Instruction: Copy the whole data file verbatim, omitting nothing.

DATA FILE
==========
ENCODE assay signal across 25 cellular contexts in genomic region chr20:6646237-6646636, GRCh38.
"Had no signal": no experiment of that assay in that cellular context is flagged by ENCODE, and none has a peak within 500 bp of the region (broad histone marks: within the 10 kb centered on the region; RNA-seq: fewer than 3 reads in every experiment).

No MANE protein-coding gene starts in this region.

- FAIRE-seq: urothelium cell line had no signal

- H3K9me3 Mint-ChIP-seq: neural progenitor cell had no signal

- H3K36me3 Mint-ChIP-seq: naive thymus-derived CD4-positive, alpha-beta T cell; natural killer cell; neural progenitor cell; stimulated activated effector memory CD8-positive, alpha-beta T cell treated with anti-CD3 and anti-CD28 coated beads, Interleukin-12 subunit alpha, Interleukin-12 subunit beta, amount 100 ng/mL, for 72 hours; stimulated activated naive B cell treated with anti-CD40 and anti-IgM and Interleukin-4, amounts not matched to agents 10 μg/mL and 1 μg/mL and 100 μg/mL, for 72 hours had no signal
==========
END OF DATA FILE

ENCODE assay signal across 25 cellular contexts in genomic region chr20:6646237-6646636, GRCh38.
"Had no signal": no experiment of that assay in that cellular context is flagged by ENCODE, and none has a peak within 500 bp of the region (broad histone marks: within the 10 kb centered on the region; RNA-seq: fewer than 3 reads in every experiment).

No MANE protein-coding gene starts in this region.

- FAIRE-seq: urothelium cell line had no signal

- H3K9me3 Mint-ChIP-seq: neural progenitor cell had no signal

- H3K36me3 Mint-ChIP-seq: naive thymus-derived CD4-positive, alpha-beta T cell; natural killer cell; neural progenitor cell; stimulated activated effector memory CD8-positive, alpha-beta T cell treated with anti-CD3 and anti-CD28 coated beads, Interleukin-12 subunit alpha, Interleukin-12 subunit beta, amount 100 ng/mL, for 72 hours; stimulated activated naive B cell treated with anti-CD40 and anti-IgM and Interleukin-4, amounts not matched to agents 10 μg/mL and 1 μg/mL and 100 μg/mL, for 72 hours had no signal